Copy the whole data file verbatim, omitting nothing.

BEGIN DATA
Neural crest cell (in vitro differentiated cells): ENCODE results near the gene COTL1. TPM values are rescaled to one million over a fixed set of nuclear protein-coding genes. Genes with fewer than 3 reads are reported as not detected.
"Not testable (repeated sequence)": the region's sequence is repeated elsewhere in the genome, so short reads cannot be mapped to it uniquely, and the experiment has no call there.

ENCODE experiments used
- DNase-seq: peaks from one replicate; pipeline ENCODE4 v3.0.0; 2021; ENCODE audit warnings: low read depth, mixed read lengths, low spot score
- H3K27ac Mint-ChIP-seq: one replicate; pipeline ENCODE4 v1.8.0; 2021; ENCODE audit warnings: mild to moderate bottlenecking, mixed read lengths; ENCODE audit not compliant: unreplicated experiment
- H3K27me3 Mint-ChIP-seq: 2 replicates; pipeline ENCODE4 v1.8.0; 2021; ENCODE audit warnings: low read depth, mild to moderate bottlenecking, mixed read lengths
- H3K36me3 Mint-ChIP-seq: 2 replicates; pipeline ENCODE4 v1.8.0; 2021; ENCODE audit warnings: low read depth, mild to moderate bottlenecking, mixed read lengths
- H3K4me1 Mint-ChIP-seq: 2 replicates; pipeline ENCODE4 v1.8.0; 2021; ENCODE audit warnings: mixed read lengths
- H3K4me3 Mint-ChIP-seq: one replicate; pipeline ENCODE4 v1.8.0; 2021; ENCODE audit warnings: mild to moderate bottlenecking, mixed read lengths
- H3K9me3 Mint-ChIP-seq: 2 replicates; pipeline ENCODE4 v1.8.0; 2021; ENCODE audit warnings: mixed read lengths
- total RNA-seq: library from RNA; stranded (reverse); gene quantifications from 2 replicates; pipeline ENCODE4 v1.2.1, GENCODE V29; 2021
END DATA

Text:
Neural crest cell (in vitro differentiated cells): ENCODE results near the gene COTL1. TPM values are rescaled to one million over a fixed set of nuclear protein-coding genes. Genes with fewer than 3 reads are reported as not detected.
"Not testable (repeated sequence)": the region's sequence is repeated elsewhere in the genome, so short reads cannot be mapped to it uniquely, and the experiment has no call there.

ENCODE experiments used
- DNase-seq: peaks from one replicate; pipeline ENCODE4 v3.0.0; 2021; ENCODE audit warnings: low read depth, mixed read lengths, low spot score
- H3K27ac Mint-ChIP-seq: one replicate; pipeline ENCODE4 v1.8.0; 2021; ENCODE audit warnings: mild to moderate bottlenecking, mixed read lengths; ENCODE audit not compliant: unreplicated experiment
- H3K27me3 Mint-ChIP-seq: 2 replicates; pipeline ENCODE4 v1.8.0; 2021; ENCODE audit warnings: low read depth, mild to moderate bottlenecking, mixed read lengths
- H3K36me3 Mint-ChIP-seq: 2 replicates; pipeline ENCODE4 v1.8.0; 2021; ENCODE audit warnings: low read depth, mild to moderate bottlenecking, mixed read lengths
- H3K4me1 Mint-ChIP-seq: 2 replicates; pipeline ENCODE4 v1.8.0; 2021; ENCODE audit warnings: mixed read lengths
- H3K4me3 Mint-ChIP-seq: one replicate; pipeline ENCODE4 v1.8.0; 2021; ENCODE audit warnings: mild to moderate bottlenecking, mixed read lengths
- H3K9me3 Mint-ChIP-seq: 2 replicates; pipeline ENCODE4 v1.8.0; 2021; ENCODE audit warnings: mixed read lengths
- total RNA-seq: library from RNA; stranded (reverse); gene quantifications from 2 replicates; pipeline ENCODE4 v1.2.1, GENCODE V29; 2021